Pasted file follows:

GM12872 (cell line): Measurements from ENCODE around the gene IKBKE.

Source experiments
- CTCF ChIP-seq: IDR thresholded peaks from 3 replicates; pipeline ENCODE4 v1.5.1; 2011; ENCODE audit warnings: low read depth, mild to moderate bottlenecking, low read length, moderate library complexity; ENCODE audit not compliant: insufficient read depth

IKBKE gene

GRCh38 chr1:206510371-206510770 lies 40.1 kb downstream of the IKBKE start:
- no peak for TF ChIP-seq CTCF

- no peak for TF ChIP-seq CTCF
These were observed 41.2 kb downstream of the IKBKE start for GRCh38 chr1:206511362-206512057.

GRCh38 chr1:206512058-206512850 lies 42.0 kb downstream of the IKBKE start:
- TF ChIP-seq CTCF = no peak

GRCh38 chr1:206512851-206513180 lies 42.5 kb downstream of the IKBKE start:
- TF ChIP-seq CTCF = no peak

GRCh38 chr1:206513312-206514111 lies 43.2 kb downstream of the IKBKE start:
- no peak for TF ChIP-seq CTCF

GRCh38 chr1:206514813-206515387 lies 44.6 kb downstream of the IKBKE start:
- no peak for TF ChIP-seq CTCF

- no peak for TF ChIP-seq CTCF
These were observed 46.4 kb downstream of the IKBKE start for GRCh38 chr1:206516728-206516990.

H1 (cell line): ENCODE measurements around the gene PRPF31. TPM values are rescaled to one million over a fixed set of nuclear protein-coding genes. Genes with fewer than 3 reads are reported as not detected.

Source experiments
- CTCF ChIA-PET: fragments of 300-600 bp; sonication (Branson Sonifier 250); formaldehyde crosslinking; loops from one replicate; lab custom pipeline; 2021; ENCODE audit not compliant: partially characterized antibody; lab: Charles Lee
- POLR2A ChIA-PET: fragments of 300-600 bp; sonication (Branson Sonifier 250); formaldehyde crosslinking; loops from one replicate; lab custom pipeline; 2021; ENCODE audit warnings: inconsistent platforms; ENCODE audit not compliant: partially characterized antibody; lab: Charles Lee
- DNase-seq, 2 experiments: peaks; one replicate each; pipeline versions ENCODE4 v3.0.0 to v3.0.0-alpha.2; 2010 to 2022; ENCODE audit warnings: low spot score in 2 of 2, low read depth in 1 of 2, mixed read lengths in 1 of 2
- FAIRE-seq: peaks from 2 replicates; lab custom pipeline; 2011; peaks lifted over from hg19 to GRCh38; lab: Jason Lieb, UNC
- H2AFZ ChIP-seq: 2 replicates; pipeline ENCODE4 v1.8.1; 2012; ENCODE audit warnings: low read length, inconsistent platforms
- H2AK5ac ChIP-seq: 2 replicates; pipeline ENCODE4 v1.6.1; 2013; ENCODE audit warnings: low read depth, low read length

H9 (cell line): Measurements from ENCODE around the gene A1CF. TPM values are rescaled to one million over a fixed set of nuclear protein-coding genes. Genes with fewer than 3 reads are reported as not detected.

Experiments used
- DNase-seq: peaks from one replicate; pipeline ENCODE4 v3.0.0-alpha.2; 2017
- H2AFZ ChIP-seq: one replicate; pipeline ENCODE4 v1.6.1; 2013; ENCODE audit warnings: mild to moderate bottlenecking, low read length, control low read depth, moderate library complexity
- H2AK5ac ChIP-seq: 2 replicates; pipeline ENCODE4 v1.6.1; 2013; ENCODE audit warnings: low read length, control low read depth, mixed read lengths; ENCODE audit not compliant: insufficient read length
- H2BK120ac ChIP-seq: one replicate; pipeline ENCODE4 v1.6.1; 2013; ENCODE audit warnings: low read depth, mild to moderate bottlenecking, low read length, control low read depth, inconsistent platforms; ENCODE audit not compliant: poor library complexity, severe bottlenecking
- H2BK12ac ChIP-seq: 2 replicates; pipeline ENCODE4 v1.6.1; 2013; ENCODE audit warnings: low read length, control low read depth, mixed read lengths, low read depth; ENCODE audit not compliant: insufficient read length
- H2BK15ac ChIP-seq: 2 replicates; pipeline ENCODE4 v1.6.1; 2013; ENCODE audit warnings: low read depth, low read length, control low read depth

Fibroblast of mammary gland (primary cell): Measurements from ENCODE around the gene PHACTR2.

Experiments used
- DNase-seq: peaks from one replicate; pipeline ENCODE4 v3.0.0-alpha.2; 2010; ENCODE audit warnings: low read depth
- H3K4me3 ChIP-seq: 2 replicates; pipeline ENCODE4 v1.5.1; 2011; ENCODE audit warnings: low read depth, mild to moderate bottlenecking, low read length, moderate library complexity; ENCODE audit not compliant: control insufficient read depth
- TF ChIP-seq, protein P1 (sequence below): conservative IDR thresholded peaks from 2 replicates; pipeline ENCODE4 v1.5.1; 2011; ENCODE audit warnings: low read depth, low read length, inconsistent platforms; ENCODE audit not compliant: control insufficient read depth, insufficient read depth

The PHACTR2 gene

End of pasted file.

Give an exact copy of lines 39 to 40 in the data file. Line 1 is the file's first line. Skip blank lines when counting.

- TF ChIP-seq, protein P1 (sequence below): conservative IDR thresholded peaks from 2 replicates; pipeline ENCODE4 v1.5.1; 2011; ENCODE audit warnings: low read depth, low read length, inconsistent platforms; ENCODE audit not compliant: control insufficient read depth, insufficient read depth

The PHACTR2 gene